According to Babatope, data has restricted the range of music consumed by mainstream listeners.

“The numbers obsession that started with the labels and artists and has affected the way consumers appreciate music because they only listen to popular and charting music.”

Even as Nigerian music is making waves globally through the “Afrobeats to the World” movement, the focus by labels, artists, and even consumers seems to be primarily on numbers.

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For example, collaborations in recent times are driven by the artist whose fan base can deliver the biggest numbers rather than whose might be an artistic feat. In a data-based market, the dominant music will be determined by the sound that can pull the most numbers hence, data has come to play a major role in creative output which partly accounts for the Amapiano monotony that was being recently decried by Nigerian consumers.

Another way the unhealthy use of data is manifesting in the Nigerian music ecosystem is in the appreciation of the rich history of Nigerian music with many fans obsessively and wrongly deploying streaming data to rate the impact and success of artists who the bulk of their commercial peak predated the advent of streaming platforms and popularity of social media.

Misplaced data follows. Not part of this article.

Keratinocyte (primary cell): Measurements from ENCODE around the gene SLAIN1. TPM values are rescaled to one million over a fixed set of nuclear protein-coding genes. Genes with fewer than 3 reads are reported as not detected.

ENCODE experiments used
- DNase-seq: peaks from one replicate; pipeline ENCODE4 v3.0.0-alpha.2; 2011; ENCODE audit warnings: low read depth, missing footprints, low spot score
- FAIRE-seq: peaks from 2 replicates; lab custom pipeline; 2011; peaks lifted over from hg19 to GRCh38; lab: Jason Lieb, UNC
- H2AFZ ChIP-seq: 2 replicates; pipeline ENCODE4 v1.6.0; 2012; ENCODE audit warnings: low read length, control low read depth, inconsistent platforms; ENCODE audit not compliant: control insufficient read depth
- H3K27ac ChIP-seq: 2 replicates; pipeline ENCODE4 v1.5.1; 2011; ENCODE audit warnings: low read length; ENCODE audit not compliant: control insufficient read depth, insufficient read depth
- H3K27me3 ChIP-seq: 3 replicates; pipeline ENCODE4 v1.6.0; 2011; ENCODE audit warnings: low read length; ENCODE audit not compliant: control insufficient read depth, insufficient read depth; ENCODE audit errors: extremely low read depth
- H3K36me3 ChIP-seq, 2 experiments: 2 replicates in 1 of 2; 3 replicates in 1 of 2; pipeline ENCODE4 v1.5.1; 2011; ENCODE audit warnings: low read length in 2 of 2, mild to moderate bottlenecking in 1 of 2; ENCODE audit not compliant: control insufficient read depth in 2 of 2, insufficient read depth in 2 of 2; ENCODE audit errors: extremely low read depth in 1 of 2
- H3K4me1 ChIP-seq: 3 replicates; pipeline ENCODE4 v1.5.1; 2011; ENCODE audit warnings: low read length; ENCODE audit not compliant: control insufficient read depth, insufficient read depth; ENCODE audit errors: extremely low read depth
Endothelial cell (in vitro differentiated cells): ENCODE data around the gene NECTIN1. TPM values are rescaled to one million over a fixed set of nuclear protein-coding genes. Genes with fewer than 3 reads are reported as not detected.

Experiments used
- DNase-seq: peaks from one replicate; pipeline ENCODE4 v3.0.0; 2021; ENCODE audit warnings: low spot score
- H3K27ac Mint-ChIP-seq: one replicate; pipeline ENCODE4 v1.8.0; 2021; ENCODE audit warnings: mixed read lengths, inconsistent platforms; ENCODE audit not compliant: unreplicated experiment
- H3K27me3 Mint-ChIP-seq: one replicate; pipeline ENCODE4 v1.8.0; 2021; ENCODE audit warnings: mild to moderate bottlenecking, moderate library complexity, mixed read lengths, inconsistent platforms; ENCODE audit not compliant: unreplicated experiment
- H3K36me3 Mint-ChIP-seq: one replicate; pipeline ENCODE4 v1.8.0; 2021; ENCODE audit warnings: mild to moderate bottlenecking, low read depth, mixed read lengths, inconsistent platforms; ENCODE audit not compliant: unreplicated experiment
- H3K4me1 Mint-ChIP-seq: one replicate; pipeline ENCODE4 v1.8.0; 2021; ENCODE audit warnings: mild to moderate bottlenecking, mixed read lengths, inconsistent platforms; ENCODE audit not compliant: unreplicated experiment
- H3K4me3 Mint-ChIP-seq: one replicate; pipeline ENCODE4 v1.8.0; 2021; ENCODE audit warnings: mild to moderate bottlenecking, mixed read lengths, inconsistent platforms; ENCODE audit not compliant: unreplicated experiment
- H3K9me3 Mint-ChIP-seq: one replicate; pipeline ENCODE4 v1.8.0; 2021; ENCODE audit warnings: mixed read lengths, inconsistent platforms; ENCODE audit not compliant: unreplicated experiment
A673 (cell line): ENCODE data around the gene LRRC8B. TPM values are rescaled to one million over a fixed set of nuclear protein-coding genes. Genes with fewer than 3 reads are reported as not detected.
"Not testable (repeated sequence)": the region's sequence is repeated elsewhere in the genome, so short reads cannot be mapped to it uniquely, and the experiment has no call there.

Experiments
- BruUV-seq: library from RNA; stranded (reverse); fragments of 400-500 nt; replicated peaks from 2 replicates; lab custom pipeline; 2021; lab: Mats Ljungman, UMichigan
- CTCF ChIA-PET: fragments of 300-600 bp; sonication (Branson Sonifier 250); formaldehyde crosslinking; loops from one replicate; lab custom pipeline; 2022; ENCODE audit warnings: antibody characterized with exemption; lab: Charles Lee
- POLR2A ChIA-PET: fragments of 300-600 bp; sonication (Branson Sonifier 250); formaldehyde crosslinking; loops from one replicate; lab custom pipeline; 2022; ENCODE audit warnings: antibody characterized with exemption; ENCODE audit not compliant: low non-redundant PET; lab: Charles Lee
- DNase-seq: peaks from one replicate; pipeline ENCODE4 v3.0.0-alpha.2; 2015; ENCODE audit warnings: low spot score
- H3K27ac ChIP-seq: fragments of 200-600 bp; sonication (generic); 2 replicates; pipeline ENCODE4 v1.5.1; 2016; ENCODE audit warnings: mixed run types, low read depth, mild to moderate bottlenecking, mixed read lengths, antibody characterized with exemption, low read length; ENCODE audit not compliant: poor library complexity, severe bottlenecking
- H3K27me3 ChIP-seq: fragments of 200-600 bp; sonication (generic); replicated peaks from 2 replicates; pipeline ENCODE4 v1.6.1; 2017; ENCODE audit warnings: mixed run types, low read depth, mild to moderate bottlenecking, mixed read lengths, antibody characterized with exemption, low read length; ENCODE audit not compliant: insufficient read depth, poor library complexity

It would appear that we are at a point in Nigerian music where artists, labels, and consumers care more about the performance of the music than the quality of the output. While it’s understandable that data are essential information that shapes the decision of artists and labels, it has not trickled down to consumers whose primary appreciation of music is viewed within the lenses of streaming numbers.

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This obsession with data is also fanned by streaming platforms that create different vanity metrics such as charts, open source data, and listener numbers that make numbers the primary focus of the industry.

One would wonder if the industry can ever return to the days when artists made music that captured their talent and essence, shared their thoughts, showcased their culture, and entertained listeners.

Or perhaps, we have to learn to accept the reality that artists now look at streaming platforms to check the numbers before entering the recording booth.